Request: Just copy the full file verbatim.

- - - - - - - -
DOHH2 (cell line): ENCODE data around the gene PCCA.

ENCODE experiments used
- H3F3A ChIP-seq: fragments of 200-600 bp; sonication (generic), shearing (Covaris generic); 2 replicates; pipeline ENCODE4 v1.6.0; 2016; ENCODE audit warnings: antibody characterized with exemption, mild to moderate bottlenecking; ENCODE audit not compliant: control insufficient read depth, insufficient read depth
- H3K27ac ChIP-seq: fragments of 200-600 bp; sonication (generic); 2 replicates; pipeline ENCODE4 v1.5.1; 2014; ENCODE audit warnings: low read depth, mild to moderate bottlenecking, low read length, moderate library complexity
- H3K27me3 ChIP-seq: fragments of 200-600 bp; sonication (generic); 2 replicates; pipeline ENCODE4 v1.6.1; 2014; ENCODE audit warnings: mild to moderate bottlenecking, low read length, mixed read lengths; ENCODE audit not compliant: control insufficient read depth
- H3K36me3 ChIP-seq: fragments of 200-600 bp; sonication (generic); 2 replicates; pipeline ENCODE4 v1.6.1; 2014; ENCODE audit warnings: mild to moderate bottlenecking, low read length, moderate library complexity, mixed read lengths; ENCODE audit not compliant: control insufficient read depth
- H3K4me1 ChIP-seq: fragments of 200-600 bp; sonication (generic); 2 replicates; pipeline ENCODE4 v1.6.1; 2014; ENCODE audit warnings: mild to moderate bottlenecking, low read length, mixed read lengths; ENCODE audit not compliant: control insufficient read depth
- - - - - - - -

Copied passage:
DOHH2 (cell line): ENCODE data around the gene PCCA.

ENCODE experiments used
- H3F3A ChIP-seq: fragments of 200-600 bp; sonication (generic), shearing (Covaris generic); 2 replicates; pipeline ENCODE4 v1.6.0; 2016; ENCODE audit warnings: antibody characterized with exemption, mild to moderate bottlenecking; ENCODE audit not compliant: control insufficient read depth, insufficient read depth
- H3K27ac ChIP-seq: fragments of 200-600 bp; sonication (generic); 2 replicates; pipeline ENCODE4 v1.5.1; 2014; ENCODE audit warnings: low read depth, mild to moderate bottlenecking, low read length, moderate library complexity
- H3K27me3 ChIP-seq: fragments of 200-600 bp; sonication (generic); 2 replicates; pipeline ENCODE4 v1.6.1; 2014; ENCODE audit warnings: mild to moderate bottlenecking, low read length, mixed read lengths; ENCODE audit not compliant: control insufficient read depth
- H3K36me3 ChIP-seq: fragments of 200-600 bp; sonication (generic); 2 replicates; pipeline ENCODE4 v1.6.1; 2014; ENCODE audit warnings: mild to moderate bottlenecking, low read length, moderate library complexity, mixed read lengths; ENCODE audit not compliant: control insufficient read depth
- H3K4me1 ChIP-seq: fragments of 200-600 bp; sonication (generic); 2 replicates; pipeline ENCODE4 v1.6.1; 2014; ENCODE audit warnings: mild to moderate bottlenecking, low read length, mixed read lengths; ENCODE audit not compliant: control insufficient read depth